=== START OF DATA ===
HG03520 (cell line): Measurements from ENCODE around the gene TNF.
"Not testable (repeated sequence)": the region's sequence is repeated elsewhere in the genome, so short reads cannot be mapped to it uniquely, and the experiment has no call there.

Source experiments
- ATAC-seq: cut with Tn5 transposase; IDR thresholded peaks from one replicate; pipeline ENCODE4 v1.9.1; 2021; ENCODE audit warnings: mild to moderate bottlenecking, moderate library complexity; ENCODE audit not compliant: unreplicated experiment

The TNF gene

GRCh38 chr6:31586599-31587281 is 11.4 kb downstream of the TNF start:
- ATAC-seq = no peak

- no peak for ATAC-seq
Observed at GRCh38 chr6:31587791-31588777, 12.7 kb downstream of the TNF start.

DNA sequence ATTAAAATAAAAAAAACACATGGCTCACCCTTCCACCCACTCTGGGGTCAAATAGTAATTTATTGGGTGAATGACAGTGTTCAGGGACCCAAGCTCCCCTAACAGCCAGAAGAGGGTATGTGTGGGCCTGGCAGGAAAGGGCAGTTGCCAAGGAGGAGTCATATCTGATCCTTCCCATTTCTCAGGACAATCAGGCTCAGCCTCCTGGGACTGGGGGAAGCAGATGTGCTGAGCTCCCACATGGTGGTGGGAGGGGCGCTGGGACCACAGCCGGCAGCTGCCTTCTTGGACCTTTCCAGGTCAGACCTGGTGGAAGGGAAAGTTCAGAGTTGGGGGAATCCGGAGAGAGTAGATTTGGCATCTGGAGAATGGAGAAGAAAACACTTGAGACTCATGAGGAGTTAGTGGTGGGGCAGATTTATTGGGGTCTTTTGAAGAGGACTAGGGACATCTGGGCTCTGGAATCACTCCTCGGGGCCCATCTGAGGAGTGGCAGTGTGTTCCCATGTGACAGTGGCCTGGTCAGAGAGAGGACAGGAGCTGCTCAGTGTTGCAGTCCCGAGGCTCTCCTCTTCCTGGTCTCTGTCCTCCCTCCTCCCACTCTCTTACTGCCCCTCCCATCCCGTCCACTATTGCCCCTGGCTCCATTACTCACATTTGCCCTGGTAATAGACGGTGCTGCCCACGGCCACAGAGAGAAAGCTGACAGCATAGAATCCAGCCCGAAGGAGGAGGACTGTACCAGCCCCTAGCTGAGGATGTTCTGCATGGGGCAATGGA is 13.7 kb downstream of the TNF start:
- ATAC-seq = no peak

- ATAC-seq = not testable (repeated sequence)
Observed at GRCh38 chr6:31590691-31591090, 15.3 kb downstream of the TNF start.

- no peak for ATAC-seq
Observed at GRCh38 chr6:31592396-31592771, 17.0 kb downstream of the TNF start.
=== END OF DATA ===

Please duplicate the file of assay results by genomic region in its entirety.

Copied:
HG03520 (cell line): Measurements from ENCODE around the gene TNF.
"Not testable (repeated sequence)": the region's sequence is repeated elsewhere in the genome, so short reads cannot be mapped to it uniquely, and the experiment has no call there.

Source experiments
- ATAC-seq: cut with Tn5 transposase; IDR thresholded peaks from one replicate; pipeline ENCODE4 v1.9.1; 2021; ENCODE audit warnings: mild to moderate bottlenecking, moderate library complexity; ENCODE audit not compliant: unreplicated experiment

The TNF gene

GRCh38 chr6:31586599-31587281 is 11.4 kb downstream of the TNF start:
- ATAC-seq = no peak

- no peak for ATAC-seq
Observed at GRCh38 chr6:31587791-31588777, 12.7 kb downstream of the TNF start.

DNA sequence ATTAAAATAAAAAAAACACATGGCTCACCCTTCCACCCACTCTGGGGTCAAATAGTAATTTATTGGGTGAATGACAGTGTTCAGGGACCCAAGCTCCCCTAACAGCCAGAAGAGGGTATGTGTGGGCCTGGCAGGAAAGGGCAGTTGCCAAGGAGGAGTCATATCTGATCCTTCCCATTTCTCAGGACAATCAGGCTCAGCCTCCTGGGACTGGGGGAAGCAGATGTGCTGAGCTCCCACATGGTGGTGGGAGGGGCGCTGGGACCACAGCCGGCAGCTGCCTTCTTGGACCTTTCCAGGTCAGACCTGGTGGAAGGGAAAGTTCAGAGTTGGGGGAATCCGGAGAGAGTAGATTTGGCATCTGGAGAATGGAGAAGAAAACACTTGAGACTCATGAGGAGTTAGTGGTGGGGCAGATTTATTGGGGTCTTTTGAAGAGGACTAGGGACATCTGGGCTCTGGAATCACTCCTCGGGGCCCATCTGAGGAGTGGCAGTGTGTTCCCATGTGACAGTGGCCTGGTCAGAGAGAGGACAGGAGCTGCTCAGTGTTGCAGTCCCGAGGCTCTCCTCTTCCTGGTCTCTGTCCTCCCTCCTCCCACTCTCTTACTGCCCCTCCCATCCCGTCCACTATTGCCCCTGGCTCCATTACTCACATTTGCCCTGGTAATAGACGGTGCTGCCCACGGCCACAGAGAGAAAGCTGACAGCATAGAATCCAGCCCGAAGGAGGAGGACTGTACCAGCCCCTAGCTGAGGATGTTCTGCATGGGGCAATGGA is 13.7 kb downstream of the TNF start:
- ATAC-seq = no peak

- ATAC-seq = not testable (repeated sequence)
Observed at GRCh38 chr6:31590691-31591090, 15.3 kb downstream of the TNF start.

- no peak for ATAC-seq
Observed at GRCh38 chr6:31592396-31592771, 17.0 kb downstream of the TNF start.